Nordic Buy Out Forum News

Can the Nordic venture market deliver on its promise?

30 November 2018

 

Recent years have seen a revival of the Nordic venture scene with more than 3 billion euros raised by VC funds in the Nordic region over the last 5 years, according to Invest Europe data. In 2016, Swedish EQT Ventures launched the largest fund in the Nordics to date, amounting to €566 million and contributing to an exceptionally high fundraising number for the year. In the same five-year period, companies founded in the Nordics attracted a total of 2.7 billion euros in investments. Nearly one third of this was invested by foreign VCs, proving the increasing attractiveness of Nordic startups to international investors. Adding up to the strengthening internationalization of the region, Nordic VCs have invested a total of 600 million euros into startups based outside of the Nordic countries within the same period.

These numbers do call for some optimism. But can the Nordic venture market deliver on its promise?

In Norway, activity in the seed space is booming, with investments in Norwegian start-ups back at 2012 levels, reaching NOK 174 million invested last year. The Norwegian venture market, however, failed to exit the lull of recent years, with only NOK 544 million invested in Norwegian companies in the venture space last year. The number of investments, 47 in total, was the lowest in over 10 years.

Did we succeed in creating a startup hub, and then got stuck? Can Norway and the Nordics move on to add “scaleup region” to our name? And how optimistic are the VC players themselves about the future? And exactly what Nordic policies and areas for cooperation should we promote to secure we manage to build a world-class VC community supporting global companies with a strong Nordic foothold?

Join me at the Nordic Buy Out Forum on Dec 5 to hear more.

Rikke Eckhoff Høvding   

Five questions to Phillip Moehring

 

What is great about AngelList?

AngelList enables startups to find out more about investors they want to work with. It’s been very hard to find information about investors, their portfolio, and investment interest. AngelList is built to help entrepreneurs improve that part of their fundraising journey.

For investors, AngelList is the best place to fund great entrepreneurs – either by investing directly or through syndicates, where investors can co-invest with the world’s best angel investors.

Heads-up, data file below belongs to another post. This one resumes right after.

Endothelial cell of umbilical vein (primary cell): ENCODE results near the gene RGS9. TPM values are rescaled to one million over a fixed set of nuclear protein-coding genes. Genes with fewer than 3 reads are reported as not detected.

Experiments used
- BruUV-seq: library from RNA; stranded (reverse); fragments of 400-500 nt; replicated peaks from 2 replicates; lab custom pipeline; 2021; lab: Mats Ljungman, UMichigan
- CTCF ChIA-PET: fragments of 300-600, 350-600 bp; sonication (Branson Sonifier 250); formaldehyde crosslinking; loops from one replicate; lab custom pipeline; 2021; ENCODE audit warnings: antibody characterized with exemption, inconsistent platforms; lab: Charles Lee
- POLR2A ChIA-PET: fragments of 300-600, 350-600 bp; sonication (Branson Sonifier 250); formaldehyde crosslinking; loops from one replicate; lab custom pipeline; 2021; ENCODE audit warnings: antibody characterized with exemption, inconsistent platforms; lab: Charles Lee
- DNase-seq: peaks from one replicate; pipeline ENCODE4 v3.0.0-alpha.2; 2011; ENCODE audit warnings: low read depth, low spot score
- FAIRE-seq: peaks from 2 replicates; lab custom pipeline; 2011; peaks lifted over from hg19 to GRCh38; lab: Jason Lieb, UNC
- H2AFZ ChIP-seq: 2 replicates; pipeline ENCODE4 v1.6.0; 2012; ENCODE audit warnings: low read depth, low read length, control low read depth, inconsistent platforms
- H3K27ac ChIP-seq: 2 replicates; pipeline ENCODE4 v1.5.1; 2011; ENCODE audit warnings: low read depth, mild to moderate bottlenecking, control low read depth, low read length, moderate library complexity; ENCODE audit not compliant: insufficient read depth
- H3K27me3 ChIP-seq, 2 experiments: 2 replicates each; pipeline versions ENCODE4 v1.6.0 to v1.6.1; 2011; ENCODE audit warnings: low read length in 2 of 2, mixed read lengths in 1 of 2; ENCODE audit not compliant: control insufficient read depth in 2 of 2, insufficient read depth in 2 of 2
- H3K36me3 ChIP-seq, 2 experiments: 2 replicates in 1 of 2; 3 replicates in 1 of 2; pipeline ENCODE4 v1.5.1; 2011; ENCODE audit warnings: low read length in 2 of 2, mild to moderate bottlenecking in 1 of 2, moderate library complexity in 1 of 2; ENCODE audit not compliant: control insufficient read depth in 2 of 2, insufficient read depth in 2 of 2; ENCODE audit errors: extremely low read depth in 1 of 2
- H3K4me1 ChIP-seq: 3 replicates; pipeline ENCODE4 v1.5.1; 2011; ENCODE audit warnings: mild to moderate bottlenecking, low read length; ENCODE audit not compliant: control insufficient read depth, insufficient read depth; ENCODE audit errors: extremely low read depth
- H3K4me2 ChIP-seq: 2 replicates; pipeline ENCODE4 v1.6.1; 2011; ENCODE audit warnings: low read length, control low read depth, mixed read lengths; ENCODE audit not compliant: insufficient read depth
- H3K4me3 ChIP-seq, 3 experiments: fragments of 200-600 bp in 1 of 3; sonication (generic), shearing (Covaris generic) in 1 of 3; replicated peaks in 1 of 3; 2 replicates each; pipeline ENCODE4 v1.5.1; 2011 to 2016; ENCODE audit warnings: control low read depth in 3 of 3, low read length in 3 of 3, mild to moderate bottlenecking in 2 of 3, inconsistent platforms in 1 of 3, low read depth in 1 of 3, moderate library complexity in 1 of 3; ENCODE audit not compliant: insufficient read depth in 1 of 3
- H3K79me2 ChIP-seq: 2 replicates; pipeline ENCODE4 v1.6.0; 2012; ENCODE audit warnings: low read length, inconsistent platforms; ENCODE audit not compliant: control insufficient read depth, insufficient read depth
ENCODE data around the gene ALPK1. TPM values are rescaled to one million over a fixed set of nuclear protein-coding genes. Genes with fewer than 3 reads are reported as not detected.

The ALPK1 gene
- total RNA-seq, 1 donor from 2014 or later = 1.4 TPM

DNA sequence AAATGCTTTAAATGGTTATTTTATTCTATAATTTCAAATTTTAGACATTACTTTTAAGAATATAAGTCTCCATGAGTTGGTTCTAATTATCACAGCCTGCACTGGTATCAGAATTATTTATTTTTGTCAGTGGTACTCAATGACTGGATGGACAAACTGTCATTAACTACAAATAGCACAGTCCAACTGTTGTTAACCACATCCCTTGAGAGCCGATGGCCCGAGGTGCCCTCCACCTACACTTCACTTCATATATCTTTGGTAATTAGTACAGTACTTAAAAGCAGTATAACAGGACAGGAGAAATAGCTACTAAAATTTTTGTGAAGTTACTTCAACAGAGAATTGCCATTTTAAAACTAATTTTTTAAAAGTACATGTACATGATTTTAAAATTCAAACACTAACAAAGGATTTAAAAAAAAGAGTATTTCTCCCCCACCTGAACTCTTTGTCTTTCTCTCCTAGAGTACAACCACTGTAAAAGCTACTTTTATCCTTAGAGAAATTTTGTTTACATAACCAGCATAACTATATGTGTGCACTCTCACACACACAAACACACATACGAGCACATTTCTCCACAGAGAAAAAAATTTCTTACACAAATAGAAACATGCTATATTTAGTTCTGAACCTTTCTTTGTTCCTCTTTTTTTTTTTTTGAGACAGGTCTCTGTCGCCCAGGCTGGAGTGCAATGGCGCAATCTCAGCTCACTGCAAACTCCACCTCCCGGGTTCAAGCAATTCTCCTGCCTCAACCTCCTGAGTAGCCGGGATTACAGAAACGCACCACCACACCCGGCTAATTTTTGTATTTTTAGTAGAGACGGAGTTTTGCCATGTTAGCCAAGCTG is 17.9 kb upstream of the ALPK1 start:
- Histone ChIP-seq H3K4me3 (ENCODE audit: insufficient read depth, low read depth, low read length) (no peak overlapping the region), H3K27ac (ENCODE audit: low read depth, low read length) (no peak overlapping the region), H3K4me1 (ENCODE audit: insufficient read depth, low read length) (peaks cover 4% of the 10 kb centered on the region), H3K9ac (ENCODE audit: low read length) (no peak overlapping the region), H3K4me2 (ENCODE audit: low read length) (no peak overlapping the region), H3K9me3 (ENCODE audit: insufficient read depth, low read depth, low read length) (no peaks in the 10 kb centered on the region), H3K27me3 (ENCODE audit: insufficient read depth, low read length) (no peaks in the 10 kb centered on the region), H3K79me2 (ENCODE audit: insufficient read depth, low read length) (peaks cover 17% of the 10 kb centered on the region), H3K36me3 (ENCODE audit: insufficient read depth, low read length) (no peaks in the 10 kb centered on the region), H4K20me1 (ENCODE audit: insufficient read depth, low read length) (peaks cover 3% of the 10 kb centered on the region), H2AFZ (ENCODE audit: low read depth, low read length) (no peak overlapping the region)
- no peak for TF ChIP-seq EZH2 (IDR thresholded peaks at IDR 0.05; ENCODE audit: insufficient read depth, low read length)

What role, in your opinion, should public funding have when it comes to investing in start-ups?

Early stage startup funding is extremely risky and requires years of experience. There’s a sharp divide between startups “support funding” and startup equity financing with a return expectation. I think it’s great that a lot of governments are supporting entrepreneurs in their early days and hope this to continue. When it comes to return expectations, startup investing should be managed and selected by professionals from the sector. AngelList Syndicates are built with this in mind: a professional lead investor invests in a startup and gives others the opportunity to co invest alongside at the same terms.

In your opinion, what is the most exciting tech company at the moment?

That’s like asking “who’s your favourite child” – I am very excited by many of the founders who I’ve worked with. Many of them are now reaching breakout success, other founders have folded their businesses and are starting the next ones, which is great. Right now, I’m very interested in machine learning, autonomous vehicles, and professionally focused mobile applications.

You are used to working internationally. In your experience, which country or city has the most exciting and happening start-up environment?

Silicon Vally is of course the leading startup market, and no other place is coming close to that. In Europe, London leads with a head start, and my home town Berlin is a strong second with a lot of growth in activity, startups, and funds. Paris, Helsinki, and Stockholm are doing well, and many other European cities start to build strong activities as well. For now, I think the ones that are able to connect into the bigger hubs are with most opportunities – be it for local knowledge and specialization, affordable tech talent, or a great funding ecosystem.

And finally:

What are your expectations for next week’s visit to Norway and to Nordic Buy Out Forum?

I hope to meet the best and most active investors of the Nordics and of course Norway. I’m excited to learn more about the local eco system and to share the experience of AngelList and my investment activities.